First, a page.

I suspect this is an indication of the power that the mobile companies have. If someone enters a cinema, they should be abandoning their right to use their phone for the sake of those around them, just like with airplanes.
Paul Irwin, United Kingdom

I think its a bad idea blocking a mobile in the cinema - especially if you're a parent who needs to have a contact line with your kids. I tend to leave mine on. I just switch it to silent mode so it doesn't disturb anyone. I'd leave the room if it was important I answered the call, else I'd just divert them to answerphone.
John Sims, UK

10 years ago no-one would have had a mobile, in the cinema or anywhere else, so of what are people being deprived?
Matt Costelloe, UK

Mobile phones sounding off in the cinema annoy me as much as the next person, however, when my wife and I go out we prefer it if the baby-sitter can contact us in an emergency. A text message received on a silent, vibrating phone disturbs no-one, yet provides peace of mind. This too would be blocked.
Ben Thompson, UK

I agree that mobiles in cinemas are incredibly annoying for anyone unfortunate to be near one that goes off, especially if the owner proceeds to have a conversation with the caller.

Blockers, on the other hand, are a bit extreme, they could stop doctors receiving emergency calls for instance.

I do think cinemas should be able to remove people from cinemas that refuse to stop talking on them though.
Adam Langford, UK

I think that there should be scope for allowing people to receive calls and messages provided that the phone is in silent mode. This would enable calls from babysitters in case of emergency for example.

I do wholeheartedly support a total ban on ringing and talking on phones during any kind of public performance, be it film, play, concert, etc. I once took a phone off a persistent offender who was ruining a film. He was very apologetic afterwards!
Lisa T, UK

I don't see why they shouldn't have signal blockers - why are people in the cinema if their focus is not to watch the film being shown? Irritating to the rest of us as well!!
Angharad, UK

Having a blocker in any establishment violates our rights! What if there was an emergency and someone desperately needed to get a hold of you? However, it is annoying to members of the audience when people do not turn their ringers off during events. They still have text messaging capabilities so use them. Conclusion: I feel the best way to handle this problem is institute a hefty fine against the cell user of say $500 if they don't turn off their ringers during the movie. That'll teach em!!!!
M Johnson, USA

No-one asked Mr Anderson if he would like mobile radio signals in his cinema, surely he doesn't need to ask to keep them out?
Gareth H, London, UK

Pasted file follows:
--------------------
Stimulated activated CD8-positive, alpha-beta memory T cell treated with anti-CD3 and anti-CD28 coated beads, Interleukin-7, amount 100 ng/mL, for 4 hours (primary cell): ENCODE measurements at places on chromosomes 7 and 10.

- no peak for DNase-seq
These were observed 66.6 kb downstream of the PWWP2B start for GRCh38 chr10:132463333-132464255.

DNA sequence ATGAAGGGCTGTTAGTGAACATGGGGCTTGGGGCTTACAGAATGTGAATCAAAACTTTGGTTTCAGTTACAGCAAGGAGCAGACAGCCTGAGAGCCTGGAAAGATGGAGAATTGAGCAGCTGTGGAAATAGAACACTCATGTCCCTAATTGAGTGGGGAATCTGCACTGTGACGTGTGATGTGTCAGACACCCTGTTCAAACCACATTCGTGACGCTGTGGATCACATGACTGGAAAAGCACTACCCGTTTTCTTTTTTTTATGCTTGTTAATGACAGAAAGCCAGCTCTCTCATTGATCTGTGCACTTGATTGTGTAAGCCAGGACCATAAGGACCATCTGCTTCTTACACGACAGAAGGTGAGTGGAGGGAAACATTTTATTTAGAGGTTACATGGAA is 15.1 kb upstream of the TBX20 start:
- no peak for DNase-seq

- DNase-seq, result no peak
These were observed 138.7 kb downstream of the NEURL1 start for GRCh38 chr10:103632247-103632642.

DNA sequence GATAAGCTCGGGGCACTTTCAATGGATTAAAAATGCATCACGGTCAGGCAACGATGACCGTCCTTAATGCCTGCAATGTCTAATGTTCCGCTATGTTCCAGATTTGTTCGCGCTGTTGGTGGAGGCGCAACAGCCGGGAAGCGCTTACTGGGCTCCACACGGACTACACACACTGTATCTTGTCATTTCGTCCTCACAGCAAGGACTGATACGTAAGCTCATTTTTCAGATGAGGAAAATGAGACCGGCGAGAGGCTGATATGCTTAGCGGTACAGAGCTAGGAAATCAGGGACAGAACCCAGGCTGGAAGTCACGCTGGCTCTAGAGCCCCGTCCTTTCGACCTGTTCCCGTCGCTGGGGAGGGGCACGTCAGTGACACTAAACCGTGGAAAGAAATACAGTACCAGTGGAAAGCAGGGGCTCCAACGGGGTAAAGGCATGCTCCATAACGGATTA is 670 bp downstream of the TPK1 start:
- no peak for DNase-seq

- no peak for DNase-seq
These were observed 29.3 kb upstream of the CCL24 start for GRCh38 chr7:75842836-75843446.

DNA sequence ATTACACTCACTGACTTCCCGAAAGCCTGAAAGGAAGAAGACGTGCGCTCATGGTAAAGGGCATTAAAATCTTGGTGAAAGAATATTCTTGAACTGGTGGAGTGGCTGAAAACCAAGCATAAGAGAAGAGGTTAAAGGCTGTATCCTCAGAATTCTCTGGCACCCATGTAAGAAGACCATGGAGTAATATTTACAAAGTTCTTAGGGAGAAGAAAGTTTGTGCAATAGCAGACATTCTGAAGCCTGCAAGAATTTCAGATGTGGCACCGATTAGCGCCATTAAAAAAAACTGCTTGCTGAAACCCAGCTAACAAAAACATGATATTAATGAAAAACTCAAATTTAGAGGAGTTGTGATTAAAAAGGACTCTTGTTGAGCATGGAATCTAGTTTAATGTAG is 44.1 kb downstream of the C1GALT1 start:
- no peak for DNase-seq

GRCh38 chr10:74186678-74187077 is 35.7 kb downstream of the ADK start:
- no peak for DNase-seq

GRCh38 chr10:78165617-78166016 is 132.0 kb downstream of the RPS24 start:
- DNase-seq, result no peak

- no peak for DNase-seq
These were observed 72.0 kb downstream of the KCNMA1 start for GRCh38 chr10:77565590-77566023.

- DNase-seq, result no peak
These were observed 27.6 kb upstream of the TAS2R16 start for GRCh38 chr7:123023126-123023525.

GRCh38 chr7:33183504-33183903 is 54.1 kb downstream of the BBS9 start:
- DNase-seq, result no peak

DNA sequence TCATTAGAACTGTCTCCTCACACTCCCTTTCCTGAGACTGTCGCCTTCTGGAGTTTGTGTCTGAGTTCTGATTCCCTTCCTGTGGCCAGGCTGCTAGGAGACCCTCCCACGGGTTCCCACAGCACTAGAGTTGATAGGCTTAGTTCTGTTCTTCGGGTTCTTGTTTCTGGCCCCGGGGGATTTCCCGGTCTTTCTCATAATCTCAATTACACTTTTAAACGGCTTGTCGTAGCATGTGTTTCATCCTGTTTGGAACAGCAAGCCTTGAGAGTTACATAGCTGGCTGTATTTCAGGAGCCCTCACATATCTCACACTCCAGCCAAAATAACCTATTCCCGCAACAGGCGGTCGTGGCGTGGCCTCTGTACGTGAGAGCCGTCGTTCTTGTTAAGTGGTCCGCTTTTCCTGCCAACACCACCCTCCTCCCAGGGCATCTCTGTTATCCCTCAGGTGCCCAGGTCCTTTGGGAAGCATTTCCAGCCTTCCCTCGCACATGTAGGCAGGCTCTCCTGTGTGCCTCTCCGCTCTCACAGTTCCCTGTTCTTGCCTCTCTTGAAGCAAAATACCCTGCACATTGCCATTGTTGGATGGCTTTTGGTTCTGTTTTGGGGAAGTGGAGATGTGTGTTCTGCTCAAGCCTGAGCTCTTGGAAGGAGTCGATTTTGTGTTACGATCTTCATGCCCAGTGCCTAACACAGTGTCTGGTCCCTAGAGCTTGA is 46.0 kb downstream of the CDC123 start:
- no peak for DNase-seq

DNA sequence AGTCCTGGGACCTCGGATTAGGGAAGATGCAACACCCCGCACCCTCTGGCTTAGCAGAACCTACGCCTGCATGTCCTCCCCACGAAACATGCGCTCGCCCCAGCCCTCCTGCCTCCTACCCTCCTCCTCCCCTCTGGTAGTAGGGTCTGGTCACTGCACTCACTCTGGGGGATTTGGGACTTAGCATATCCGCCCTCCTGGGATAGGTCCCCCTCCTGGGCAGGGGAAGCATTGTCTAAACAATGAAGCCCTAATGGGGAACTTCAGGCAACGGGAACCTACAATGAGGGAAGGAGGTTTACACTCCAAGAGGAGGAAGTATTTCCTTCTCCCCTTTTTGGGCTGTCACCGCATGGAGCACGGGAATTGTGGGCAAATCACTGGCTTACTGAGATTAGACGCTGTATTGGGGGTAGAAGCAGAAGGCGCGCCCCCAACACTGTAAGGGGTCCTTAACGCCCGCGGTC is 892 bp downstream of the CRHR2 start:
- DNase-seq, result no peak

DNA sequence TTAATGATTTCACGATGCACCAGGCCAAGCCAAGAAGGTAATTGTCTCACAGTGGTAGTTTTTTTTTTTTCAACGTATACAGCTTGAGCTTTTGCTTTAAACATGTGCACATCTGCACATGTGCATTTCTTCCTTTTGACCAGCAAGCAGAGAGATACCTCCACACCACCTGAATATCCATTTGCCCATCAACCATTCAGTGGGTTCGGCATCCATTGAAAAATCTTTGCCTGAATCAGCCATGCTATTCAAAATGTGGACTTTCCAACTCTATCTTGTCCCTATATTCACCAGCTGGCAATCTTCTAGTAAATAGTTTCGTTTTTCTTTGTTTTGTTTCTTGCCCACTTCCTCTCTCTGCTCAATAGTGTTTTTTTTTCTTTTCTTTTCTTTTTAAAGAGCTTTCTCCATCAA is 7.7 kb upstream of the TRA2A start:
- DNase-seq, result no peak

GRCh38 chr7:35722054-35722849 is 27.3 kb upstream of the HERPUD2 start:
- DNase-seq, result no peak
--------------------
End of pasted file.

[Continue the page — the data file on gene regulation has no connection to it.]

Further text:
It is a privilege, not a right, to receive signal coverage in every place at every time, so why should proprietors of a place of business or residence not be able to decide if and when it is available? Ten years ago no-one would have had a mobile, in the cinema or anywhere else, so of what are people being deprived?
Matt Costelloe, UK

Don't suppose there's also a sweet-cruncher or bag-rustling blocker as well?
Karen Sime, UK

Blockers are a great idea in any place where it's reasonable to expect mobiles to be switched off anyway, and where ignorant users continue to use them regardless. Some might argue that people who need to be contacted at all times should not have their mobile service disrupted, but frankly I think anyone on call and sitting in the middle of a cinema knowing their phone is likely to go off is being selfish. Go and hire a DVD instead!
Chris, Herts, UK

This is utter lunacy - there's absolutely no excuse for people using phones during films, except in an emergency. If people object to not being contactable 24/7 they shouldn't go to cinemas or theatres in the first place. I'm wondering whether there's a law stating that ruining my enjoyment of a film is a breach of human rights...
Steve, UK

People go to cinemas to watch films, not attend to calls. If one wants to call out during a film then he should leave the cinema to do so. If one is trying to contact someone at a film then perhaps a technology should be provided that intercepts incoming calls with a message stating where the recipient is, i.e he's unavailable in a cinema!
Dennis Coe, UK

Signal blockers should definitely be used. I have aost count of the times that some bird-brain has taken a mobile phone call during a film and talked loudly. Its outrageous. The opera, theatre and ballet certainly wouldn't allow it. Don't suppose there's also a sweet-cruncher or bag-rustling blocker as well?
Karen Sime, UK

I think the law should be changed so that anyone wanting to block signals to and from a mobile telephone within his or her own private property should be able to. If mobile blocking devices were regulated then safeguards could ensure that they do not affect, for example, doctors' pagers.
James Appleby, UK

I think it's completely unacceptable for mobile phones to be allowed in cinemas. They should be switched off on entry and anyone caught using one should be escorted from the premises. If everyone showed a bit more courtesy to each other the cinemas wouldn't need to consider installing such devices.
Amanda, England